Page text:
Ilnur Cevik, Erdogan’s adviser on international affairs, also believes that Barzani is playing to a domestic gallery. He says the ruling KDP faces great opposition from other Kurdish parties in northern Iraq, such as the Patriotic Union of Kurdistan (PUK), led by Jalal Talabani, and the Gorran movement.

“To show that they are a step ahead of Barzani, Talabani’s men first got the provincial council to vote to raise the flag in Kirkuk, and then ruled on the annexation of the city to the Kurdish region,” said Cevik, who has had extensive business dealings with the KRG.

“Barzani for his part suggested an independence referendum to show the Kurdish public that he is one step ahead,” Cevik added.

Hurriyet Daily News commentator Verda Ozer, on the other hand, sees an Iranian hand in the decision of the provincial council in Kirkuk, which she says is dominated by the PUK. “Iran is certainly rubbing its hands … following this decision since it comes after enhancing its influence in Kirkuk via [the] PUK. Along the same lines, the governor of Kirkuk and the PUK are also in pursuit of approaching Iran,” Ozer said.

This, however, is at odds with an official statement from Iran indicating its opposition to raising the Kurdish flag in Kirkuk.

Developments also belie the view that the call for an independence referendum is the result of rivalry between the main Kurdish groups. KDP and PUK officials appeared to have put this rivalry aside over the weekend when they met in Erbil to determine a timetable for the referendum. They also reflected a common position regarding Kirkuk.

Given existing difficulties, Iraqi Kurdish plans for independence may remain wishful thinking for the foreseeable future, even if a referendum is held for symbolic reasons, or to strengthen Erbil’s hand against Baghdad.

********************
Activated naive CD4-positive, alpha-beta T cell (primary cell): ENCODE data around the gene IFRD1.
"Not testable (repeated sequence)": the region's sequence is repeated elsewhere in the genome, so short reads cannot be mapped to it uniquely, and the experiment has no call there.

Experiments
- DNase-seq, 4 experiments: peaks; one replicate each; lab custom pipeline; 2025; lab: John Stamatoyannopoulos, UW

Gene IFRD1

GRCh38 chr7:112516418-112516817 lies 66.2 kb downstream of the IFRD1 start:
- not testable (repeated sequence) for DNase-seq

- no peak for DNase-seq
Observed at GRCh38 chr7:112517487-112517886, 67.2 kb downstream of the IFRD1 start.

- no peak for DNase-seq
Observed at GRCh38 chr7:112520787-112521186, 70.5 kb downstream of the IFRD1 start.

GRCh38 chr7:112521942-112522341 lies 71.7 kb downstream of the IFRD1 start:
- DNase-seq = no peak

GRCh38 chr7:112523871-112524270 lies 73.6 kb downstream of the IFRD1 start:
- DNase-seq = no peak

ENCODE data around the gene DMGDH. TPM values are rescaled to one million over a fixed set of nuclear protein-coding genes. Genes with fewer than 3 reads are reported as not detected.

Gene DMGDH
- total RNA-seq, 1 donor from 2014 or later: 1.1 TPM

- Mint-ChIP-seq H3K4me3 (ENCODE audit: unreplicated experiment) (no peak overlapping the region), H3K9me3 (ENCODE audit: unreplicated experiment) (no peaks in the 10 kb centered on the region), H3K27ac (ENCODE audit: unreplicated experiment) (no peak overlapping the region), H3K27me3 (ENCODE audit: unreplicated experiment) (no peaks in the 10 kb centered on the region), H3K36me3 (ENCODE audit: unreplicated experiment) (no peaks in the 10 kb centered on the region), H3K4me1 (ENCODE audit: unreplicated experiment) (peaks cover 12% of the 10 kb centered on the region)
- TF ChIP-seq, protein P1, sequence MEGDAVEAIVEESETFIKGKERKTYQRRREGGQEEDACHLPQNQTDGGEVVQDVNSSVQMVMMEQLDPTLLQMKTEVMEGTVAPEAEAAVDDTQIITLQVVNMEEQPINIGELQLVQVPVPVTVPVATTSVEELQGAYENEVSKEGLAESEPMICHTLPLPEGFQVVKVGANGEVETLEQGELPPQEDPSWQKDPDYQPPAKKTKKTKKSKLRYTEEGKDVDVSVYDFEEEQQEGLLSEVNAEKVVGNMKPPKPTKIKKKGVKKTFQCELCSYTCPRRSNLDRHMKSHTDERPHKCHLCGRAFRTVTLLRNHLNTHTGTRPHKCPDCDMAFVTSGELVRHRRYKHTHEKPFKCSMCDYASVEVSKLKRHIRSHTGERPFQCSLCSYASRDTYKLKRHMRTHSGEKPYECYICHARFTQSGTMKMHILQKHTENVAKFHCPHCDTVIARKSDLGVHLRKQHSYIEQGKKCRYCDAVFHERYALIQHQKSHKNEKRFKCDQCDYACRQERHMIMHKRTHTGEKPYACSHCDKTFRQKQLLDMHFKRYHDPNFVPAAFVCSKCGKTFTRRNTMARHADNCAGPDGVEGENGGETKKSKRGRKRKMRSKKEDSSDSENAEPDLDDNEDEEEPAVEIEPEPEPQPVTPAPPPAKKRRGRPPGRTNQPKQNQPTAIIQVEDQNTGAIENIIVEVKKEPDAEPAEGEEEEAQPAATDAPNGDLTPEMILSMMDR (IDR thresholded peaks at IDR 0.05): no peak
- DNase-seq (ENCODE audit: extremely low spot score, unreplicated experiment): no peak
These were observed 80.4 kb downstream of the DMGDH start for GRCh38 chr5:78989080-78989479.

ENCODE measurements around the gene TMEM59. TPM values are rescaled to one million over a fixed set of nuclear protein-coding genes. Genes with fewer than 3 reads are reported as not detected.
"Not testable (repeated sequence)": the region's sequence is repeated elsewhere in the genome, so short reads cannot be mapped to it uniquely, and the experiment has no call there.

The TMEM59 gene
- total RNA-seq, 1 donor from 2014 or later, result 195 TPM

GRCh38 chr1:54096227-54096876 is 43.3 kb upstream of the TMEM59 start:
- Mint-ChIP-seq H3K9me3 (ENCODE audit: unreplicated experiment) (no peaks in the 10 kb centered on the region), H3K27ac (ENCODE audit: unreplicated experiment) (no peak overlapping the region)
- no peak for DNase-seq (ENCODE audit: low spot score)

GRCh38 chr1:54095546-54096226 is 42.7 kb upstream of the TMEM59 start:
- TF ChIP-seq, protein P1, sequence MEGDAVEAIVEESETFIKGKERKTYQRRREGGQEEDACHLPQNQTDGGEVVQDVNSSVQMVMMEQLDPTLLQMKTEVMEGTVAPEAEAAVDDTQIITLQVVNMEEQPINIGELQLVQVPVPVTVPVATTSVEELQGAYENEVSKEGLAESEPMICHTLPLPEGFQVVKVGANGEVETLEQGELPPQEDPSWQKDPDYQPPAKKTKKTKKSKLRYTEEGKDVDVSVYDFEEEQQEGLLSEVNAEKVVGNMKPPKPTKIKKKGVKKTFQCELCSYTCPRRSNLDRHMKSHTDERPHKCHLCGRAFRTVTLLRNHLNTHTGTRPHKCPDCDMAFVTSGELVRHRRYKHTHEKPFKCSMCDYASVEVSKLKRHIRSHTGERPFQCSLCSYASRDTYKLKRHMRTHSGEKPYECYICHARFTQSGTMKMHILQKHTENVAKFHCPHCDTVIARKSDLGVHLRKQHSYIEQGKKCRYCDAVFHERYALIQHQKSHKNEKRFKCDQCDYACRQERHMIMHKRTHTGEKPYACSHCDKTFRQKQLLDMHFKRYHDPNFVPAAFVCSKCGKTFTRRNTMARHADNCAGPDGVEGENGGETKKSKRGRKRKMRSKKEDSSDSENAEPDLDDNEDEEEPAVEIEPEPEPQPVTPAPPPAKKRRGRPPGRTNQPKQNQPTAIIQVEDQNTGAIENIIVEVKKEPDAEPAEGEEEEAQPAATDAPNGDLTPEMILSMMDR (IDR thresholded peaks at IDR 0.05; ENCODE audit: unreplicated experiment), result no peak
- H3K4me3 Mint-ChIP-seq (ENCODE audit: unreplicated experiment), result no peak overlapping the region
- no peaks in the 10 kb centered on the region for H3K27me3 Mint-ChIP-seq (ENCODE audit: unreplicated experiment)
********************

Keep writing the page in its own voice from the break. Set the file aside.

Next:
But the task of putting Iraq together again remains a daunting one, with no assurance of success. Circumstances could therefore leave Turkey facing another regional fait accompli in the end.

In a late development April 4, Erdogan called for the Kurdish flag raised in Kirkuk to be “pulled down immediately,” saying that “Kirkuk, with its Turkmens, Arabs and Kurds, belongs to everyone.”

Addressing the Iraqi Kurds without naming them, he warned them that claiming Kirkuk the way they were doing would come at a high cost.

Erdogan was speaking at a rally in the Black Sea city of Zonguldak where he was canvassing for the upcoming constitutional referendum, which he hopes will make him Turkey’s executive president.

Given Erdogan’s close ties to Barzani, many considered his remarks to be aimed essentially at the nationalist audience at home that he is relying on for a strong return from the April 16 referendum that would give the Turkish presidency greater powers.

Nevertheless, his remarks demonstrated the potential volatility of the situation.